UPDATE: I got an e-mail back from them saying that they will be releasing a Linux version of their Media File Server. This has once again become a very interesting option for a remote (second/third/etc…) front end for a MythTV backend.
One of the nice features of mythtv is that it can do commercial detection, and from that, build a cutlist. My biggest problem, and what kept me from using this feature was that I thought you had to use the user interface to do this. Alas, I have found that indeed there is a command line way to generate the cutlist. Using mythcommflag -f <filename> you can create the commercial flags, the coming back and using mythcommflag –blanks -f give me the cutlist.
Breaks (computed using only blank frame detection)
13090 : 4 (00:07:16.10) (436)
18678 : 5 (00:10:22.18) (622)
35104 : 4 (00:19:30.04) (1170)
41431 : 5 (00:23:01.01) (1381)
51877 : 4 (00:28:49.07) (1729)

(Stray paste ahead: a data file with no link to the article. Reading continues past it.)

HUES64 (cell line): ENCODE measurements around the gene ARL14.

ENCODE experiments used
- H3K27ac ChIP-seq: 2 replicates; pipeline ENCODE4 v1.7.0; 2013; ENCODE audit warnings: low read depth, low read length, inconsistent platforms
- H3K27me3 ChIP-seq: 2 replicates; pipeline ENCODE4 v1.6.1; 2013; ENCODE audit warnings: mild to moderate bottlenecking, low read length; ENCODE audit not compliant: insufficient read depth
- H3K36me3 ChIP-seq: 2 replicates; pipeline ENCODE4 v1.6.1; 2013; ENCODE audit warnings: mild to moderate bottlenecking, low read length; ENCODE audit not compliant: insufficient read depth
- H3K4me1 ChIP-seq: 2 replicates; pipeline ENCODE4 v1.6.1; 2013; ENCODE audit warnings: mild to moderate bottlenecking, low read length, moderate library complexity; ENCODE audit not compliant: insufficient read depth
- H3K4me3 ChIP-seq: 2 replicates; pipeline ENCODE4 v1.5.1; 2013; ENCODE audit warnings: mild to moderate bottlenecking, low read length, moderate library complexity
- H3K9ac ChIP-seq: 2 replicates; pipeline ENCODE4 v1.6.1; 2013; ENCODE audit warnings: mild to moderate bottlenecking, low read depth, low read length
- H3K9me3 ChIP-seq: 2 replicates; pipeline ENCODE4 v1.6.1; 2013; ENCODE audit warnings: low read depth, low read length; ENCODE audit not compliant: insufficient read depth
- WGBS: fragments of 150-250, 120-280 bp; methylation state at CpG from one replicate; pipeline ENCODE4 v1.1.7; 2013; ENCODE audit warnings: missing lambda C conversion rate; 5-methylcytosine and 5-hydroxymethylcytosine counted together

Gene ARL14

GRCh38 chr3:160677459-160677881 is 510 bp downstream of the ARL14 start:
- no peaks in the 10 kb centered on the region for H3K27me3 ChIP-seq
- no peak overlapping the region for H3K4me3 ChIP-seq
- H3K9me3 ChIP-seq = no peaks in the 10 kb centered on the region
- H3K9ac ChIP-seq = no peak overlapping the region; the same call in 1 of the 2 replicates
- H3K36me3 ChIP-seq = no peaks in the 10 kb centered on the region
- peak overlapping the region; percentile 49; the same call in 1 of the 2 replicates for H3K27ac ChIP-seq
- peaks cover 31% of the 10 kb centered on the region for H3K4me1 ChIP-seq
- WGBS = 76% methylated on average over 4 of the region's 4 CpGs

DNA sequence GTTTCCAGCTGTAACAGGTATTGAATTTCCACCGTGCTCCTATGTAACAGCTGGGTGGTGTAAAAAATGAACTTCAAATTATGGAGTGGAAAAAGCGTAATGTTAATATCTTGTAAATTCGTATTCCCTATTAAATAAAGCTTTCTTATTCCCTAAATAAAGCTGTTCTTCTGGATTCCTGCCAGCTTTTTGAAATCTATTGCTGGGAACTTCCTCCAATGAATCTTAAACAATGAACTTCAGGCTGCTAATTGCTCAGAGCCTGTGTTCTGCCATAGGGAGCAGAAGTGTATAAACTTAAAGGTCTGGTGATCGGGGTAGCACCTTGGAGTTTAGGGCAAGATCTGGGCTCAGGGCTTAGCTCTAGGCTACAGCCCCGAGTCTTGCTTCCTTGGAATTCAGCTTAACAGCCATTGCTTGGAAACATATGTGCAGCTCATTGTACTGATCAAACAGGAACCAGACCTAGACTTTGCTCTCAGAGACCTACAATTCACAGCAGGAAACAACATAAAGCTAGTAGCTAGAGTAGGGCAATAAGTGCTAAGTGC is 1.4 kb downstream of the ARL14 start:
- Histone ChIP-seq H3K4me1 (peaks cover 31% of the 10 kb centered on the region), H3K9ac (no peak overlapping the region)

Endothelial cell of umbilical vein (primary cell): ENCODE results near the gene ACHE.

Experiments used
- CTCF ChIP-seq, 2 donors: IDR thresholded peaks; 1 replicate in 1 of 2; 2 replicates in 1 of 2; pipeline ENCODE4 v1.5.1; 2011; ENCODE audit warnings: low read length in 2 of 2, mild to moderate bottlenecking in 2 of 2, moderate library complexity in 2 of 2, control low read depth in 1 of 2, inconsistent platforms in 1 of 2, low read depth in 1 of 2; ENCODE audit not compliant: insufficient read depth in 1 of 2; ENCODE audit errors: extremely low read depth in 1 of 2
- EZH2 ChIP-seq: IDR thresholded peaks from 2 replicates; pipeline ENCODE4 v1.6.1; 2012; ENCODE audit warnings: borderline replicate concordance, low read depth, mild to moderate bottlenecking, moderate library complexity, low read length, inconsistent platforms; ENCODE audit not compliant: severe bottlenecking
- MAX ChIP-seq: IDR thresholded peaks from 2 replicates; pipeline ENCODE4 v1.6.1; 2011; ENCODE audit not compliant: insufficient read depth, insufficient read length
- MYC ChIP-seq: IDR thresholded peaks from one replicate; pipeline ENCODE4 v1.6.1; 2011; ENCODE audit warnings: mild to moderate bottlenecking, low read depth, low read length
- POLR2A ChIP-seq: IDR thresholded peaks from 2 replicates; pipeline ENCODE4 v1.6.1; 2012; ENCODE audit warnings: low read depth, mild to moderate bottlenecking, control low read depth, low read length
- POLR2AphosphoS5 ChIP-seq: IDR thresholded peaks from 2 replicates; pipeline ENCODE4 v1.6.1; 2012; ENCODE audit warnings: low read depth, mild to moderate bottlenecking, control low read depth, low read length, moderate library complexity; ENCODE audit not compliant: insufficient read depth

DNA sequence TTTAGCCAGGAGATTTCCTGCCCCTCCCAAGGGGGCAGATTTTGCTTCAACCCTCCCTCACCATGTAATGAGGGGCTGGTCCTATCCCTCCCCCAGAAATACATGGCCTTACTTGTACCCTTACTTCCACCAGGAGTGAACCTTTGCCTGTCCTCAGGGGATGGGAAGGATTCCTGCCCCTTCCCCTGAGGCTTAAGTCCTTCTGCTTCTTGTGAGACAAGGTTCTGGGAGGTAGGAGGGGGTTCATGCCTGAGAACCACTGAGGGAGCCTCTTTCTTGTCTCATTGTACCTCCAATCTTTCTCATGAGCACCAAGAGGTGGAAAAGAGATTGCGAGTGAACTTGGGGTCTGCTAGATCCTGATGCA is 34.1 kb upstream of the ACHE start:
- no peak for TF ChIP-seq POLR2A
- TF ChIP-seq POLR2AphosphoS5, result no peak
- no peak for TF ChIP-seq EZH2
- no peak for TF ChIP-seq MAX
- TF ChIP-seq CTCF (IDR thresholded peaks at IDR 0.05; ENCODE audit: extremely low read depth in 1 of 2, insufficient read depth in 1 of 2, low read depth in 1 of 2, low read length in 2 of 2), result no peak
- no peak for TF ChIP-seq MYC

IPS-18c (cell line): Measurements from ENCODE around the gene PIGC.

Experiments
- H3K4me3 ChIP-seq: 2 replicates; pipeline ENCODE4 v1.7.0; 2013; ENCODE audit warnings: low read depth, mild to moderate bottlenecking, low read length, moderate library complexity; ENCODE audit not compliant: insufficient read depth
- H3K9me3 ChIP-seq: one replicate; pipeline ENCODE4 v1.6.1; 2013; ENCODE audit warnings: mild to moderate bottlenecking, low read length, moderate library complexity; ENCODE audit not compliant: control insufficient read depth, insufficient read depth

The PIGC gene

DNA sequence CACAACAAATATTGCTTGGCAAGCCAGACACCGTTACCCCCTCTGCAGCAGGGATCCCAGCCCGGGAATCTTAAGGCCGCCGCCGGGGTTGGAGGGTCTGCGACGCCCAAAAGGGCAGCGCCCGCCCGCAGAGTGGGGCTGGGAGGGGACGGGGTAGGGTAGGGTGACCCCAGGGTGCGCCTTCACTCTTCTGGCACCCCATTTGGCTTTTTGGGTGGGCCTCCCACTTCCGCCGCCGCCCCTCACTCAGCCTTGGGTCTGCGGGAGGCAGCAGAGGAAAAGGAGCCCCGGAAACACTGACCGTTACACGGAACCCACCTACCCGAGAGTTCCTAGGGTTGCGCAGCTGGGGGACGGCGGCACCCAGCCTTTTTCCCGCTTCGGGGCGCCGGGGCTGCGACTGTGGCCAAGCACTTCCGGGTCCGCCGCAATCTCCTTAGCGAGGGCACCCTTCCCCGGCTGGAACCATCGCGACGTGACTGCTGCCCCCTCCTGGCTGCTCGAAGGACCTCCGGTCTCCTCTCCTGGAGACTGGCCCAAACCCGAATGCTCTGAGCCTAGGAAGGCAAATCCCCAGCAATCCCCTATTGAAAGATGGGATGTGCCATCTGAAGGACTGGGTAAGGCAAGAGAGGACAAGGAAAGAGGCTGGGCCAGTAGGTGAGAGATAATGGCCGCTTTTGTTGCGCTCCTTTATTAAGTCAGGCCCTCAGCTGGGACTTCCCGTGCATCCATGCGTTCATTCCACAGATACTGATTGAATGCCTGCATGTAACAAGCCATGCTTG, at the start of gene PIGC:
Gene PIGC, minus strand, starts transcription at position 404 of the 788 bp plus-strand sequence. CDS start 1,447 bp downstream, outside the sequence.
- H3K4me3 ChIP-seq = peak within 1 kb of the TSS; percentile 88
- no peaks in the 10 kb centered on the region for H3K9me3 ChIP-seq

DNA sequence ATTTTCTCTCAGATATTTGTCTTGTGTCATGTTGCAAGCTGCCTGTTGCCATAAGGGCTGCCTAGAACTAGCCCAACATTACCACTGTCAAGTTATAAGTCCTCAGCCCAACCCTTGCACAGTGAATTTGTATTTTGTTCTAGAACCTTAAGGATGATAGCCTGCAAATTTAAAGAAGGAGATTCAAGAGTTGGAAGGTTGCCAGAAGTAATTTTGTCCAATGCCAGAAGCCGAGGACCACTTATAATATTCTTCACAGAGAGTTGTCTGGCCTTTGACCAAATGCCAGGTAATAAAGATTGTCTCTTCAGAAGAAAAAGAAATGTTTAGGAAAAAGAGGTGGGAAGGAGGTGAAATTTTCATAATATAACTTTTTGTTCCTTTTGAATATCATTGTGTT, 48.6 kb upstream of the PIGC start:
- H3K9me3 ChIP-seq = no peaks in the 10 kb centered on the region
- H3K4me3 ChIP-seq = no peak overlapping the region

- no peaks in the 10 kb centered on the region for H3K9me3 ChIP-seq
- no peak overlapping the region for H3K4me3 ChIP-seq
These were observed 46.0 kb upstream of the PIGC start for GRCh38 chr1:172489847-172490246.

52374 : 5 (00:29:05.24) (1745)
53651 : 4 (00:29:48.11) (1788)
65357 : 5 (00:36:18.17) (2178)
78320 : 4 (00:43:30.20) (2610)
85881 : 5 (00:47:42.21) (2862)
100991 : 4 (00:56:06.11) (3366)
107762 : 5 (00:59:52.02) (3592)
The first column is the frame number (useful for avidemux), the second column is the ‘4:cut out‘ ‘5:cut in‘ column, the third column is the timecode (useful for ProjectX) and the fourth column is seconds (useful for mplayer).
Some simple perl scripting, and we have a cutlist that can be used for avidemux, or as an EDL (edit decision list) for mplayer.
Not much earth shattering to report here. The good news is that I have been recording like a madman, and trying to perfect the process before the new fall season begins. I think I have a pretty good process down at this point.
First, I record the shows (duh), then I use ProjectX to demux them, then I use transcode to multiplex them back together and convert them from MPEG-2 to MPEG-4 (ffmpeg XviD codec) with a lower resolution. This might all seem terribly complex at first, but it’s really quite simple, and the result is a file that comes in at 10% the size of the HD counterpart, and the viewing quality is almost as good.
I’m still waiting to upgrade to Fedora Core 2.0, for two reasons.
- The nvidia driver does not compile against the native kernel
- I haven’t had the time
But as soon as Both of those things change, I’ll definintely upgrade. I have been quite successfully transcoding some shows, but others have the strangest interlacing problems that I haven’t been able to solve.